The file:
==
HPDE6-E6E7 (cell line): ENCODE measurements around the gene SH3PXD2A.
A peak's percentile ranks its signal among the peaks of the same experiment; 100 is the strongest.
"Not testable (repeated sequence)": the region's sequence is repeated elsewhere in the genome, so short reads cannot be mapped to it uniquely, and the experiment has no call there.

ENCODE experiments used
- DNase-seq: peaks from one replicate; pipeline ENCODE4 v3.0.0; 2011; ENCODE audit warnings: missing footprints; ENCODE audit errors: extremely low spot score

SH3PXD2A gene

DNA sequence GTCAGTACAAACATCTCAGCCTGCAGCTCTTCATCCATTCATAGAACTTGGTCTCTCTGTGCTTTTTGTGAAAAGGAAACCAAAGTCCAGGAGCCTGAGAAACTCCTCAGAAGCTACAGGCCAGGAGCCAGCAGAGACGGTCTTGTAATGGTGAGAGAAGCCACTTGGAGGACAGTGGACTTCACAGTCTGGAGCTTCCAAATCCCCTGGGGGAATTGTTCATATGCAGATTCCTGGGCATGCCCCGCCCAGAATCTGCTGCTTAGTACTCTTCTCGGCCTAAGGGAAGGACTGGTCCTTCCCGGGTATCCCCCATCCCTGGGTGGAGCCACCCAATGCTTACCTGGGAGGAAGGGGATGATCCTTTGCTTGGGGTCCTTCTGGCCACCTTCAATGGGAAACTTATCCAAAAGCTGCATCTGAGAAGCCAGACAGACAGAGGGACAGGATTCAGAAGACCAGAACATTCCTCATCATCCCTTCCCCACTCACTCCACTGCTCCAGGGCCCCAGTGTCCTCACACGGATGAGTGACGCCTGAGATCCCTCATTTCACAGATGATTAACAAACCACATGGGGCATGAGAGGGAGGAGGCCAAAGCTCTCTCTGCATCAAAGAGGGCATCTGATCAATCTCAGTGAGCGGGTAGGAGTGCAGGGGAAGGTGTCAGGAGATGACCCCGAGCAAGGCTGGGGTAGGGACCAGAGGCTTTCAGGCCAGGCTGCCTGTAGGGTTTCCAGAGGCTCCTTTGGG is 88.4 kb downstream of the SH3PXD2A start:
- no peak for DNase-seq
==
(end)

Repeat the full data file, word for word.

HPDE6-E6E7 (cell line): ENCODE measurements around the gene SH3PXD2A.
A peak's percentile ranks its signal among the peaks of the same experiment; 100 is the strongest.
"Not testable (repeated sequence)": the region's sequence is repeated elsewhere in the genome, so short reads cannot be mapped to it uniquely, and the experiment has no call there.

ENCODE experiments used
- DNase-seq: peaks from one replicate; pipeline ENCODE4 v3.0.0; 2011; ENCODE audit warnings: missing footprints; ENCODE audit errors: extremely low spot score

SH3PXD2A gene

DNA sequence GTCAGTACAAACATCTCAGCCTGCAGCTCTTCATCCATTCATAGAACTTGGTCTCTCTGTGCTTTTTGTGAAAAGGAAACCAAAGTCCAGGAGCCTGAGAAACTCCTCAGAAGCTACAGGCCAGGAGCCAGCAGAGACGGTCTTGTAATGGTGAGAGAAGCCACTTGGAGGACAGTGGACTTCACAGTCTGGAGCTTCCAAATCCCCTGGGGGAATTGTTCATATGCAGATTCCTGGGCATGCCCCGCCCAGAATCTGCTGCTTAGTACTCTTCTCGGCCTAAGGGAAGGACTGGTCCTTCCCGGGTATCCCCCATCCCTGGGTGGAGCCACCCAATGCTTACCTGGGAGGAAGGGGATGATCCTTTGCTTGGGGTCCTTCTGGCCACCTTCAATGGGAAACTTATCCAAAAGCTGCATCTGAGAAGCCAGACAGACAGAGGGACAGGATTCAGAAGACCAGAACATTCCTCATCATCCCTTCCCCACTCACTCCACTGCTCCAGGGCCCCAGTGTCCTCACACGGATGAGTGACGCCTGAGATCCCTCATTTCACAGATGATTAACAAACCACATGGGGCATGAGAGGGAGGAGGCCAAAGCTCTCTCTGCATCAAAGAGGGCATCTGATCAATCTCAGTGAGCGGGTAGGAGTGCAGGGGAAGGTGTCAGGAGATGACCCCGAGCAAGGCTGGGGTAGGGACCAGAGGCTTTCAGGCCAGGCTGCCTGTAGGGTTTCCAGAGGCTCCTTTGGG is 88.4 kb downstream of the SH3PXD2A start:
- no peak for DNase-seq